If you look at the Preface to the 39 Articles and the Act of Supremacy, it clearly connects the Supremacy of the King over the Church to its Sovereignty over the Realm:

    "Being by God's Ordinance, according to Our just Title, Defender of the Faith and Supreme Governor of the Church, within these Our Dominions, We hold it most agreeable to this Our Kingly Office, (...) to make this Declaration following ... That We are Supreme Governor of the Church of England ... "

    "The King's majesty hath the chief power in this Realm of England, and other of his Dominions, unto whom the chief Government of all Estates of this Realm, whether they be Ecclesiastical or Civil, in all causes doth appertain, and is not, nor ought to be, subject to any foreign jurisdiction ... We give (to our princes) that only prerogative, which we see to have been given always to all Godly Princes in holy Scriptures by God himself; that is, that they should rule all estates and degrees committed to their charge by God, whether they be Ecclesiastical or Temporal..."

    So if you look at this from the founding documents (which are part of British constitutional law) the Diocese in Europe cannot of itself be subject to the Supreme Governership of the Queen, though it might be canonically subject to the ecclesiastical power of Canterburry. Her Governorship is bound by her power over the territories where the churches reside. If Anglican Churches subject to other Sovereignties, recognize the Supreme Governership of the Queen, the Anglican Church would act in a similar way as Rome did in the time of the Reformation, claiming Sovereignty in foreign lands.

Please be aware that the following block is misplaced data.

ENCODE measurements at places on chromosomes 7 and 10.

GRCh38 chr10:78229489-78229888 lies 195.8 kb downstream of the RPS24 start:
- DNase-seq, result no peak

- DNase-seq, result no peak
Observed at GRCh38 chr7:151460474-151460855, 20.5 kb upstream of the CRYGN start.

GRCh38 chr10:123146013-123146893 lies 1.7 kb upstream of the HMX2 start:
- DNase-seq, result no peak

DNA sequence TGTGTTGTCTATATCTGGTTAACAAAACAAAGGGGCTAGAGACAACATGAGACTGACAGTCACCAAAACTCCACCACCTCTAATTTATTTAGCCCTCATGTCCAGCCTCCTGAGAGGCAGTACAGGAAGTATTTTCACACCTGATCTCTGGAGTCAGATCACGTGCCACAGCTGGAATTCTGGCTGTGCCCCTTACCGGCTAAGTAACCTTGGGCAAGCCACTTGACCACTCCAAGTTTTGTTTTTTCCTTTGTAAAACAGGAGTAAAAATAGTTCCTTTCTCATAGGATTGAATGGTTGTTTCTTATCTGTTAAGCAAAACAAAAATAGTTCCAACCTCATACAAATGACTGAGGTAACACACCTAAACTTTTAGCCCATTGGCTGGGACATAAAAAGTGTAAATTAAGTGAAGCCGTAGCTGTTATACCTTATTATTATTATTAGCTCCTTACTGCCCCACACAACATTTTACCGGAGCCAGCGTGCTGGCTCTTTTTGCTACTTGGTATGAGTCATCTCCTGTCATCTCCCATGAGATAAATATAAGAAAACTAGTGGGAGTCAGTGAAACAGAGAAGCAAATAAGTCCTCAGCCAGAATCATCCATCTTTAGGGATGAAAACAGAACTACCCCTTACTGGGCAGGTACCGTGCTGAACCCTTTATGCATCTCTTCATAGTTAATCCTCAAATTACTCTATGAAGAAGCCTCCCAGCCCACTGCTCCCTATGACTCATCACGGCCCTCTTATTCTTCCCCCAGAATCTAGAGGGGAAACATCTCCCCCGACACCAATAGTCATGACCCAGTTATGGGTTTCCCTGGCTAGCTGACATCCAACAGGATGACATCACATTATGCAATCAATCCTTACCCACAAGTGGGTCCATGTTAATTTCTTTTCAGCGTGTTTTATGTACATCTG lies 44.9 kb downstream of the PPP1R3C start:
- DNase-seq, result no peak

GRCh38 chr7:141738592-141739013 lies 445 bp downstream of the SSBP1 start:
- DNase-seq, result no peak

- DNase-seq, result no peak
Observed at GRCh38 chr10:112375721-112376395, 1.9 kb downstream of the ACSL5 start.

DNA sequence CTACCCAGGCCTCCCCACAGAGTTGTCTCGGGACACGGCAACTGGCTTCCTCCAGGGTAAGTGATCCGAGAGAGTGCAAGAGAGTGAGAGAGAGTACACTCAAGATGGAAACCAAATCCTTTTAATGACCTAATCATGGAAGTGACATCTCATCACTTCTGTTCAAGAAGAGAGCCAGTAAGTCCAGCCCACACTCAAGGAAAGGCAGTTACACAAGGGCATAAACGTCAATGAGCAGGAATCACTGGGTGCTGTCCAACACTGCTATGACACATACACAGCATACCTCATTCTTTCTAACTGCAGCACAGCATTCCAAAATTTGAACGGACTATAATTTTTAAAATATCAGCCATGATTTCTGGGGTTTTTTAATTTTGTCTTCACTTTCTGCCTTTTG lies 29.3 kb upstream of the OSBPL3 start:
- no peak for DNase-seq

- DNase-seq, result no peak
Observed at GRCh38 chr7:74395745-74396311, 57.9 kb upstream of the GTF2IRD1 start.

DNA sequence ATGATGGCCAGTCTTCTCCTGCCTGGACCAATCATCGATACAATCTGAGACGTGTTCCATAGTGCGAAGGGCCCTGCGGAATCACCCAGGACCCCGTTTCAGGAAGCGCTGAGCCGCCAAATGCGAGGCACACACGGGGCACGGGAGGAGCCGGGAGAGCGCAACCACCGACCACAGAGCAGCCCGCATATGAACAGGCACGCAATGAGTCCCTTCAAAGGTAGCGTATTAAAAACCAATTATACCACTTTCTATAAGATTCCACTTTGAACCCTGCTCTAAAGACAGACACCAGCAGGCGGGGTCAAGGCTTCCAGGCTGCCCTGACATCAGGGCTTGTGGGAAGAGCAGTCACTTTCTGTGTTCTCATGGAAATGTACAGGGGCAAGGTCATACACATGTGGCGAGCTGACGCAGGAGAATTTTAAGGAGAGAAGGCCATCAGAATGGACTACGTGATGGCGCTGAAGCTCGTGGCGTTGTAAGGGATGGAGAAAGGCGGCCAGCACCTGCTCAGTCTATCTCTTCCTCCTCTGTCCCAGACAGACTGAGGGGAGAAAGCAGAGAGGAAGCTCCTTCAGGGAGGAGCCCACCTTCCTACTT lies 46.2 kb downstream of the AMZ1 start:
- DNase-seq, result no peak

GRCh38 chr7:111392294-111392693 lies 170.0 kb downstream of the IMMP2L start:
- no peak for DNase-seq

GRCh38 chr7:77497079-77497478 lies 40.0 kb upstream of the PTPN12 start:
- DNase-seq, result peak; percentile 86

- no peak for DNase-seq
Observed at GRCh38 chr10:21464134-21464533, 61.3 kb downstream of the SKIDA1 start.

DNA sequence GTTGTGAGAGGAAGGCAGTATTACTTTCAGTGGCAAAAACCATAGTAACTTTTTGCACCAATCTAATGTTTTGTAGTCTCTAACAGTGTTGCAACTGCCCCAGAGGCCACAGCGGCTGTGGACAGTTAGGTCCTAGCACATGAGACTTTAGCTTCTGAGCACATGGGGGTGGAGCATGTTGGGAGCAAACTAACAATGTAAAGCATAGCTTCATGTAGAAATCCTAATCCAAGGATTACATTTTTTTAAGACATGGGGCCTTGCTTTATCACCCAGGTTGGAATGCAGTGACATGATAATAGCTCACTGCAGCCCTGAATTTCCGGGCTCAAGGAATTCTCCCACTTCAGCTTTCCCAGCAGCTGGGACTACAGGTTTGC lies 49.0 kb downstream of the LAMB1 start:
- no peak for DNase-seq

But I guess this question must have been discussed somewhere. By the way, it also ties in nicely with current discussion about the position of the Archbishop of Canterburry within the Anglican Communion. I just read Primates from Africa and Asia are considering to propose a chosen Primate as Primus inter Parus. The old structure of the British Empire and its constitutional law does not really fit anymore to current ecclesiastical realities.

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  5. You can be assured that as a bishop in this diocese I am fully aware of the sui generis nature of it, and with all the complications, ecclesiological, jurisdictional and missiological that this presents. It is my daily diet.
    At their licensing, the clergy of this diocese take the oath of allegiance to Her Majesty as she is supreme governor of the Church.
    The parallel with the question of the role of the Archbishop of Canterbury within the Anglican Communion is not really that relevant, as we are part of the Church of England and his role for us, is clear. The Diocese in Europe is not a separate province of the Communion but part of the province of Canterbury of the C of E. Neither are we the product of the British Empire, but are a diaspora jurisdiction of the C of E, a phenomenon widely known in European Churches. The parallels are more suitably seen in such jurisdictions that, say the Russian Church or the Romanian Church (both national Churches) have outside their national borders but within Europe.
    Best wishes
    +David